Let's say I want to prove that a closed subgroup of GL(n,R) or GL(n,C) is a Lie group, with an atlas given by exponential of matrices (restricted to an appropriate subalgebra of gl(n)), without using any manifold or Lie theory. Can you provide the necessary argument? Maybe it's trivial, but I can't see it at the moment.

2$\begingroup$ This sort of thing is standard in many textbooks. What do you mean by "without using any manifold or Lie theory"? $\endgroup$– Scott MorrisonNov 3 '09 at 19:11

1$\begingroup$ The notion of Lie group requires the use of manifolds, so your constraint does not seem to make sense. In the absence of a clarifying edit, I'd suggest that this question be closed. $\endgroup$– S. Carnahan ♦Nov 3 '09 at 20:01

$\begingroup$ There's a good answer below, so I'll leave it be. $\endgroup$– Scott MorrisonNov 3 '09 at 22:04

$\begingroup$ Sorry if my request wasn't so clear, but Fran Burstall's answer is exactly what I wanted. $\endgroup$– Gian Maria Dall'AraNov 3 '09 at 22:22
Well, the crux of the matter is to cook up the linear subspace of $gl(n)$ that will eventually be the subalgebra.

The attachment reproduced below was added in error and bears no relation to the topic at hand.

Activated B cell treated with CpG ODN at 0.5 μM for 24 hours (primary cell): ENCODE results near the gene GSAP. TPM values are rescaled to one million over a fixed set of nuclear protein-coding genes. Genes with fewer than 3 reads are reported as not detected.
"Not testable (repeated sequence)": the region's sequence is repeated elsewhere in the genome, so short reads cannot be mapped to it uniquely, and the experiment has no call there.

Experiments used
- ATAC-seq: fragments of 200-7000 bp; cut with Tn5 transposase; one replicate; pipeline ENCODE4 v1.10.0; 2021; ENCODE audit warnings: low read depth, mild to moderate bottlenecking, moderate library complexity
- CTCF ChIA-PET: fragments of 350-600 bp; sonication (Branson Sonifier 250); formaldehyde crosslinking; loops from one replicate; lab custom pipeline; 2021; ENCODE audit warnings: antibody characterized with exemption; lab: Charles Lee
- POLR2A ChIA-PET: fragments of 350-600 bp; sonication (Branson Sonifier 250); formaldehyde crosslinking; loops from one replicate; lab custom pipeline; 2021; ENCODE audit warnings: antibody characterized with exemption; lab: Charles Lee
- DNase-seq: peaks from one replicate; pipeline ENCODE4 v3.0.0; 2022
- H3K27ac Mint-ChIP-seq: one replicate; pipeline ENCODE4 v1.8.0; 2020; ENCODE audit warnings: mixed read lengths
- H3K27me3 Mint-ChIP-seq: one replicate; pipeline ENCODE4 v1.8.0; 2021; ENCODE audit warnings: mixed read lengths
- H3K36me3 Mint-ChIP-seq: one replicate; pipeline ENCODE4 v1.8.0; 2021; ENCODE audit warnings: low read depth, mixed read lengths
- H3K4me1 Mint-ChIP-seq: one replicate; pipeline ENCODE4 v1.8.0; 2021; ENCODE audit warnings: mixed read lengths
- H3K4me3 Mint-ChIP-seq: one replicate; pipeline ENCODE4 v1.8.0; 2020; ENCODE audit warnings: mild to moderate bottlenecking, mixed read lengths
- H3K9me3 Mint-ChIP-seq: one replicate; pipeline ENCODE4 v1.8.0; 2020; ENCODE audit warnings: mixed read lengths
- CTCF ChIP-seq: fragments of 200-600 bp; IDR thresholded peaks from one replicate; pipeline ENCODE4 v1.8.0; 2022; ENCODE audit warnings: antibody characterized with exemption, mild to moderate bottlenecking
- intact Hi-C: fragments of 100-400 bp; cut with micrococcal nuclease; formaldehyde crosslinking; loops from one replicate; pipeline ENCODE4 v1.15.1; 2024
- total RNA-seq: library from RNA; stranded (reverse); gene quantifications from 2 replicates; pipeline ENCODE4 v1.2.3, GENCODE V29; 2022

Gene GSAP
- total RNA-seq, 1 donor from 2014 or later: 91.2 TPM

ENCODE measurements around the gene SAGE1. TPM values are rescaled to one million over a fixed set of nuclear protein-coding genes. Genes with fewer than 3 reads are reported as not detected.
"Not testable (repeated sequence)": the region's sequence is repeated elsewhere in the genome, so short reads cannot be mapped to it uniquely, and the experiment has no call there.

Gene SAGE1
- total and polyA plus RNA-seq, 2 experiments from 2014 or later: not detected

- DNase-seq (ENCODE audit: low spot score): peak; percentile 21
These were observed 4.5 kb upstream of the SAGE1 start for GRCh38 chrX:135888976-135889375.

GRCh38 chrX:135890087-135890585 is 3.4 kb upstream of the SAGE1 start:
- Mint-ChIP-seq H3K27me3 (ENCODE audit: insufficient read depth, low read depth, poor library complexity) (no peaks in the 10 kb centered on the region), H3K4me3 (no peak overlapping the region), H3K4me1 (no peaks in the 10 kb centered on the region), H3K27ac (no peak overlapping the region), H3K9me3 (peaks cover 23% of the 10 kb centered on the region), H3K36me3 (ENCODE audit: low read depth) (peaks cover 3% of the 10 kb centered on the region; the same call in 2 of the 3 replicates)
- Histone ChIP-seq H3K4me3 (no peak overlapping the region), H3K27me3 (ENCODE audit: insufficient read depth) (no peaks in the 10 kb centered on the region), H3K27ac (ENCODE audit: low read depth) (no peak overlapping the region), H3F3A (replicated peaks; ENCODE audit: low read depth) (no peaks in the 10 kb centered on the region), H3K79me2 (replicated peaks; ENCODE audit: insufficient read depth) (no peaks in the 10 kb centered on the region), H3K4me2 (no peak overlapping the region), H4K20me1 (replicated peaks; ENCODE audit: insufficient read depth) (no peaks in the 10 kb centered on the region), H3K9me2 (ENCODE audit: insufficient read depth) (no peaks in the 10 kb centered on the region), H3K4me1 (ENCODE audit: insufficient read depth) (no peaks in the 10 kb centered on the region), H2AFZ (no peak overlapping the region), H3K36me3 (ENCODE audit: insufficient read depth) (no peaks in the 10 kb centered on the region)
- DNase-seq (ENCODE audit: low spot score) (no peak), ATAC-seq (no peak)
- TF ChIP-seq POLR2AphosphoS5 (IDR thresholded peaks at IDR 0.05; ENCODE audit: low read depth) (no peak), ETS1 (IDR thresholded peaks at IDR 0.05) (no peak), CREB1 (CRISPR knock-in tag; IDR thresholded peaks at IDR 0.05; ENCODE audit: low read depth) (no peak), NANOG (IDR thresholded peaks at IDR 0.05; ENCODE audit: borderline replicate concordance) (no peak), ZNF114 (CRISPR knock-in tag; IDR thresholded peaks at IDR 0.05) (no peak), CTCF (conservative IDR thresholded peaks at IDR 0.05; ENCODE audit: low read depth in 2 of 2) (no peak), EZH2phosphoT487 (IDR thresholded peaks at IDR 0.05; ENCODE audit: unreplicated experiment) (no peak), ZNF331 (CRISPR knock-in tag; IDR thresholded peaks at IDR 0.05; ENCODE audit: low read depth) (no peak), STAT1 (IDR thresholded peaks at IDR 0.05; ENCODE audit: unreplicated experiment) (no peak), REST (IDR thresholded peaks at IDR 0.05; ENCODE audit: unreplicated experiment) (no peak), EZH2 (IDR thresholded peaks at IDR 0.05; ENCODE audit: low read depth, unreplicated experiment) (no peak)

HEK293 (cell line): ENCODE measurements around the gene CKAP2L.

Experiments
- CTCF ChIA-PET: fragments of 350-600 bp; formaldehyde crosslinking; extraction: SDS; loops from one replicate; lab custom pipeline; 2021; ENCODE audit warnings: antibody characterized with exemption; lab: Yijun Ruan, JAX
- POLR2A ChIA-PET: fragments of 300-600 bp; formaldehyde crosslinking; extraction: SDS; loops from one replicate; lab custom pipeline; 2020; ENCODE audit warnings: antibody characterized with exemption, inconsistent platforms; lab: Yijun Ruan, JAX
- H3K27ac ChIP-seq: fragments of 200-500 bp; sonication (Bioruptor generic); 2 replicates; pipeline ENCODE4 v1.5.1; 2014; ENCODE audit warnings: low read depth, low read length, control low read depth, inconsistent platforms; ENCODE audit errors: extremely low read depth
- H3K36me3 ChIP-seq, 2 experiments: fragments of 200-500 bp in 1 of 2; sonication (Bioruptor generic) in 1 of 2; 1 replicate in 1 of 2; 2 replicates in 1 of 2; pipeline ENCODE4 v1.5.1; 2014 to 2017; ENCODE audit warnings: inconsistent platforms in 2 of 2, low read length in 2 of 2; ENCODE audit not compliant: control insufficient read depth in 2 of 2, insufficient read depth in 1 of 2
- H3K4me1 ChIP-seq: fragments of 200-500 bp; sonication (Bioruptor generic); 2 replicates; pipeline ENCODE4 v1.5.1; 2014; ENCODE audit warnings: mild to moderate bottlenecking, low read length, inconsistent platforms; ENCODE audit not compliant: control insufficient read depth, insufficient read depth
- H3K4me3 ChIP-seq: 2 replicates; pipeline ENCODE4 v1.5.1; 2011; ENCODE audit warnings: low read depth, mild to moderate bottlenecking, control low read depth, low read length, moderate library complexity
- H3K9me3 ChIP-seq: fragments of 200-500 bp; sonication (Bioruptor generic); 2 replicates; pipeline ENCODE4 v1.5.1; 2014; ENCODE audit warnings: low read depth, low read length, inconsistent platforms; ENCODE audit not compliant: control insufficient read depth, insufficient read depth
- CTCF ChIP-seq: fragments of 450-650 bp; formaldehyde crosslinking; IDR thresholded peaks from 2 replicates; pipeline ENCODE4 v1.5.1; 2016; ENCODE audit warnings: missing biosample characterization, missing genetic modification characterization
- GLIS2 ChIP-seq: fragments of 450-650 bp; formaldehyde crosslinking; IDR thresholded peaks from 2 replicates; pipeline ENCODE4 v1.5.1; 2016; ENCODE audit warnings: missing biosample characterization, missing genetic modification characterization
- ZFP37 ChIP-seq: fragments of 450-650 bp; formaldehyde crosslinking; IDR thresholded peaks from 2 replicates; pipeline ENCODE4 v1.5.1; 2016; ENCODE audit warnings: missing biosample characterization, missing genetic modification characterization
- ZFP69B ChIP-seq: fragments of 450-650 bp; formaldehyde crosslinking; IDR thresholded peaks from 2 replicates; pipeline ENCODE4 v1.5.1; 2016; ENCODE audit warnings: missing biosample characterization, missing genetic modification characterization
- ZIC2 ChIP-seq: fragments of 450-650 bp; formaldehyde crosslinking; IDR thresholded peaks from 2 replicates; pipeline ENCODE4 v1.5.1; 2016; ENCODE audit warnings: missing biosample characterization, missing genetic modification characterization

If $H$ is the subgroup: set $h=\{X\in gl(n): (\forall t \in \mathbb{R}) \, exp(tX) \in H \}$.
You need to show two not completely obvious things:
$h$ is a linear subspace
$exp(h)$ is a nbhd of $1$ in $H$ (give $H$ the induced topology from $GL_n(\mathbb{R})$).
Adams has ingenious short arguments for these on pages 1719 of his Lectures on Lie groups which require nothing but a little real analysis.
I remark that all this uses no manifold or Lie theory beyond the necessary definitions and the argument works completely without change for closed subgroups of any Lie group.